Why You Need to Winterize Lawn Mowers

Whether you have a gas-powered, riding, or electric lawn mower, it requires periodic maintenance to minimize repairs. We know it can be tempting to just store the mower and worry about it next spring. But, procrastinating can leave you in a pickle when your mower won’t start and your yard needs to be trimmed.

How to Winterize a Lawn Mower

  • Remove or stabilize the fuel: A mower used at the end of the season needs to be emptied of fuel. Leftover gas has the potential to oxidize, corrode the carburetor, or impede the fuel system. If the gasoline has a fuel preservative, you can save it until next spring or run it in your snow blower. If the gasoline has not had a preservative added, you need to use up the gasoline as soon as possible.
  • Remove the Battery: Remove its battery and store it in a cool, dry location away from flammable substances. Come next spring, use a 120-volt battery charger to bring the battery to full capacity, then reinstall it into the mower.
  • Change the Oil: Follow the instructions outlined in your mower’s owner’s manual to change the oil and give your mower a clean start next season.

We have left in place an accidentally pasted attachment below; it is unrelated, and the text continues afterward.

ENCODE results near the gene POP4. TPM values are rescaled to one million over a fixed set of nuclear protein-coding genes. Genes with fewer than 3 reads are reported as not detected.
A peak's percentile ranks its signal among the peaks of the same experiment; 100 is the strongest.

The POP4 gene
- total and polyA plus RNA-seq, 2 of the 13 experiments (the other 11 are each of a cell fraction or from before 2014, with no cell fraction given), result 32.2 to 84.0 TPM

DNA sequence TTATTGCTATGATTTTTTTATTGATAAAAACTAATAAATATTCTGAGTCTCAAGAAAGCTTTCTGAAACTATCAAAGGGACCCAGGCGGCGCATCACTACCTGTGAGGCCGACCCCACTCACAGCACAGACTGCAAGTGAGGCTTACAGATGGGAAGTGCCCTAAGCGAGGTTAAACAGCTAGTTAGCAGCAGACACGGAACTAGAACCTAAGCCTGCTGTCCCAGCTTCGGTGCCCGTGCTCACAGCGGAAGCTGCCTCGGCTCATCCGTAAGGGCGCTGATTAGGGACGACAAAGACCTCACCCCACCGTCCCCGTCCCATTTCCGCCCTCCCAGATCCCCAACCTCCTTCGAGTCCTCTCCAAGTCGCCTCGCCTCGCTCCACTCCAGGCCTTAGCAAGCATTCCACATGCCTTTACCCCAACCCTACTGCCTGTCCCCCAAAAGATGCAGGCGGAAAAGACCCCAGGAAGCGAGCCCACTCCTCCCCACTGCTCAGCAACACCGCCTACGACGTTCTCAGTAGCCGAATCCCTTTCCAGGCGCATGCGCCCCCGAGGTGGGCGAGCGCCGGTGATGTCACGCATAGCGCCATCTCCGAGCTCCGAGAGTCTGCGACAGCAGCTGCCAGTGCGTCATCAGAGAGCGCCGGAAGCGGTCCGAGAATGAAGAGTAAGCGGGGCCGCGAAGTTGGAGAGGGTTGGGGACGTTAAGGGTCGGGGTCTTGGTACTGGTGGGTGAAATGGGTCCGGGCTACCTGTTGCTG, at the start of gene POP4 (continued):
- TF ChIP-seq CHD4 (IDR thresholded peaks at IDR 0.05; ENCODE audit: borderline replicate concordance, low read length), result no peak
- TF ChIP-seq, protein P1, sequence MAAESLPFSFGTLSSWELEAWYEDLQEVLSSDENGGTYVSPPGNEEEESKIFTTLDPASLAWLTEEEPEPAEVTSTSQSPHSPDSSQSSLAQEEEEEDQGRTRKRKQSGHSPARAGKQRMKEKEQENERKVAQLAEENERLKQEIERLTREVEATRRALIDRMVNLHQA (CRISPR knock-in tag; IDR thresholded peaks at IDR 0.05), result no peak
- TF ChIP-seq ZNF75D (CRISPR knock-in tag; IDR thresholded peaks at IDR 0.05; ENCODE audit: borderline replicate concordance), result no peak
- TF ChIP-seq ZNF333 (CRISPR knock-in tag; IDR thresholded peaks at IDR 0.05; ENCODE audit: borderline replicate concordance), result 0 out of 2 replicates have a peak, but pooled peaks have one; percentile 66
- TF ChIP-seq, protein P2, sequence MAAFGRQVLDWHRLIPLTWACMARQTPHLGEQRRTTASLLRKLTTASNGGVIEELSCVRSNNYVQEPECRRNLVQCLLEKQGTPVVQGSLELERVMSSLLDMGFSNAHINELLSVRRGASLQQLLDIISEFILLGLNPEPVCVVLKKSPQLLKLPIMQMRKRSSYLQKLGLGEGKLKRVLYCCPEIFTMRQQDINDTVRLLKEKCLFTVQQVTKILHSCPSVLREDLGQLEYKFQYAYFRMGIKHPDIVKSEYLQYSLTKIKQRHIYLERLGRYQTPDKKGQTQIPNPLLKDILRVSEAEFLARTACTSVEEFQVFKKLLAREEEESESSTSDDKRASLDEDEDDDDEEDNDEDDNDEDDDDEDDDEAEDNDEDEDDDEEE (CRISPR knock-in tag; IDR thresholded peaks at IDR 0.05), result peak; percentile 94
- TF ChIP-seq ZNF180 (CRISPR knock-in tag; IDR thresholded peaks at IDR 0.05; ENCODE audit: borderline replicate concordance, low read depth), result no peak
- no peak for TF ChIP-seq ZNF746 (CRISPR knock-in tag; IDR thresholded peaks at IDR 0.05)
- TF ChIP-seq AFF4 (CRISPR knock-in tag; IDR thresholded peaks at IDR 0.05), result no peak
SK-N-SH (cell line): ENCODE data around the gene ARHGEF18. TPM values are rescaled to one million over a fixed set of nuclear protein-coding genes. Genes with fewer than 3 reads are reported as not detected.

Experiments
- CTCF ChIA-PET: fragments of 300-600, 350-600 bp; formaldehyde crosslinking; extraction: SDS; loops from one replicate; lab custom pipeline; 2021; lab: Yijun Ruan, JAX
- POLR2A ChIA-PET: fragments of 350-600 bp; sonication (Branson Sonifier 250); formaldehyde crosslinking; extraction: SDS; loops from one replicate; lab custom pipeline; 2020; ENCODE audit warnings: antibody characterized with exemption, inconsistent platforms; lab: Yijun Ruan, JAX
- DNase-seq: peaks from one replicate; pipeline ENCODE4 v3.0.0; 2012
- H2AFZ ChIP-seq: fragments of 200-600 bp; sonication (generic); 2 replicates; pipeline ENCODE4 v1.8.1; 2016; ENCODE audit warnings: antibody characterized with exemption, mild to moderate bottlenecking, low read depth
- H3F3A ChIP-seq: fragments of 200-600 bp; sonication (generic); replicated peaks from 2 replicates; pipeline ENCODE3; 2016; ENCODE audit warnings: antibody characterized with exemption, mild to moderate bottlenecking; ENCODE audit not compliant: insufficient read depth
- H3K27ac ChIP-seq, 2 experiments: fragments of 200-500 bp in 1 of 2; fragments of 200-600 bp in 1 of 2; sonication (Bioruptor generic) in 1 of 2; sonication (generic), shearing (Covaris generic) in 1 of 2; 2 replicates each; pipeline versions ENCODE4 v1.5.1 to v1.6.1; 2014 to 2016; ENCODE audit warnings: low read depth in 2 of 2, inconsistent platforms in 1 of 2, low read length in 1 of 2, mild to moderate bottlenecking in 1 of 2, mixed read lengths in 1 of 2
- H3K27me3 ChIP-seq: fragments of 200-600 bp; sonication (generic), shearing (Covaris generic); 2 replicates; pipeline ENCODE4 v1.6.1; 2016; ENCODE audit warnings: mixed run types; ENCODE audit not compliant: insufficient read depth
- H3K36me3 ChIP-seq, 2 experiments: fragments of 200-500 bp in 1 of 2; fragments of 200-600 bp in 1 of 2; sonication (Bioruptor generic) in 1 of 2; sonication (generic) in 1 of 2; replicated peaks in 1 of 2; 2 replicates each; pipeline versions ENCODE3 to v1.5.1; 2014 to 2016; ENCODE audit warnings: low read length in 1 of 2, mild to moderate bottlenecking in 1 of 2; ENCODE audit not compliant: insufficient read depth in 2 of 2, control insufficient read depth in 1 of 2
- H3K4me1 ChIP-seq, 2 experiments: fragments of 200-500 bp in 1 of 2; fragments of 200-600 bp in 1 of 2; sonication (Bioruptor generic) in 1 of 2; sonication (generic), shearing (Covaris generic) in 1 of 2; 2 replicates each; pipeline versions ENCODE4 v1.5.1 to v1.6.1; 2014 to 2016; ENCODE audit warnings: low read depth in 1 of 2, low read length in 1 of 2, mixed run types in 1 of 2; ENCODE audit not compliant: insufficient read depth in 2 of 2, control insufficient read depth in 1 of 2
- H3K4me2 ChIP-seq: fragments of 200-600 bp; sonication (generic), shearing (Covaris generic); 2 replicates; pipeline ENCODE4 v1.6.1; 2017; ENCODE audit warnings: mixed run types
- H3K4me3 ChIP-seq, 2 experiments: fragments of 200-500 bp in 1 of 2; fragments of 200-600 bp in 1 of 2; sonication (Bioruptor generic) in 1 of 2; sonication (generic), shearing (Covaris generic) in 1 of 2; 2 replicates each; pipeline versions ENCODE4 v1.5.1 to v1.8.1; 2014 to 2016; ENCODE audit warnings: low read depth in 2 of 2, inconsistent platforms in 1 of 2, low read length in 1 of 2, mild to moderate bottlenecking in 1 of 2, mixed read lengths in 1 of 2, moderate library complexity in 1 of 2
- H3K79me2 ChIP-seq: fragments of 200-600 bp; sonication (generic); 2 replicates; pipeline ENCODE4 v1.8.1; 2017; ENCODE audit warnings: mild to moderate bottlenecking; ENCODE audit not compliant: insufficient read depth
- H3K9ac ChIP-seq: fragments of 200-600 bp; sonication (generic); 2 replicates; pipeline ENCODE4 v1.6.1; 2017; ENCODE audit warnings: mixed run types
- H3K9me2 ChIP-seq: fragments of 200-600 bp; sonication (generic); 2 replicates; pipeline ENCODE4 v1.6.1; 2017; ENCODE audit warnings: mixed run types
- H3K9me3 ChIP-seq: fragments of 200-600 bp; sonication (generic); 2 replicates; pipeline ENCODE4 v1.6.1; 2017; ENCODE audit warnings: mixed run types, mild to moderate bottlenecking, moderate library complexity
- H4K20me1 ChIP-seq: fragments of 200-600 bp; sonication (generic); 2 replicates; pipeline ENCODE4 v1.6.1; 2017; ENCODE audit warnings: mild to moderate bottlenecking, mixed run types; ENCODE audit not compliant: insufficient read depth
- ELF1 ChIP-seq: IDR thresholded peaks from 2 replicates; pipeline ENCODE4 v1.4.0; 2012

• Clean the Deck: Use a paint scraper, wire brush, or knife to carefully remove caked-on grass and debris from the deck. This step prevents moisture in the grass clippings from causing rust and corrosion to the underside of the deck.

These are a few necessary steps in winterizing your lawn mower and ensuring a smooth spring mowing start-up. Fortunately, this process also works on the other gas-powered tools that you use on your lawn. Stow your lawn tools away for the winter, and start looking forward to spring. Soon enough we will be hearing mowers starting up, seeing lush green yards, and smelling fresh-cut grass.

Don’t forget if you have installed sod late in the season, it does still need to be watered until the ground is frozen. It will need moisture every 3-4 days whether it is moisture from the sky, snow, rain, or a garden hose. 

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If you have a yard renovation on your mind for 2021, give us a call for a quote on high-quality Kentucky Bluegrass Sod. Each piece is grown in uniform thickness and bred to be dark green, soft, and durable to withstand harsh climates.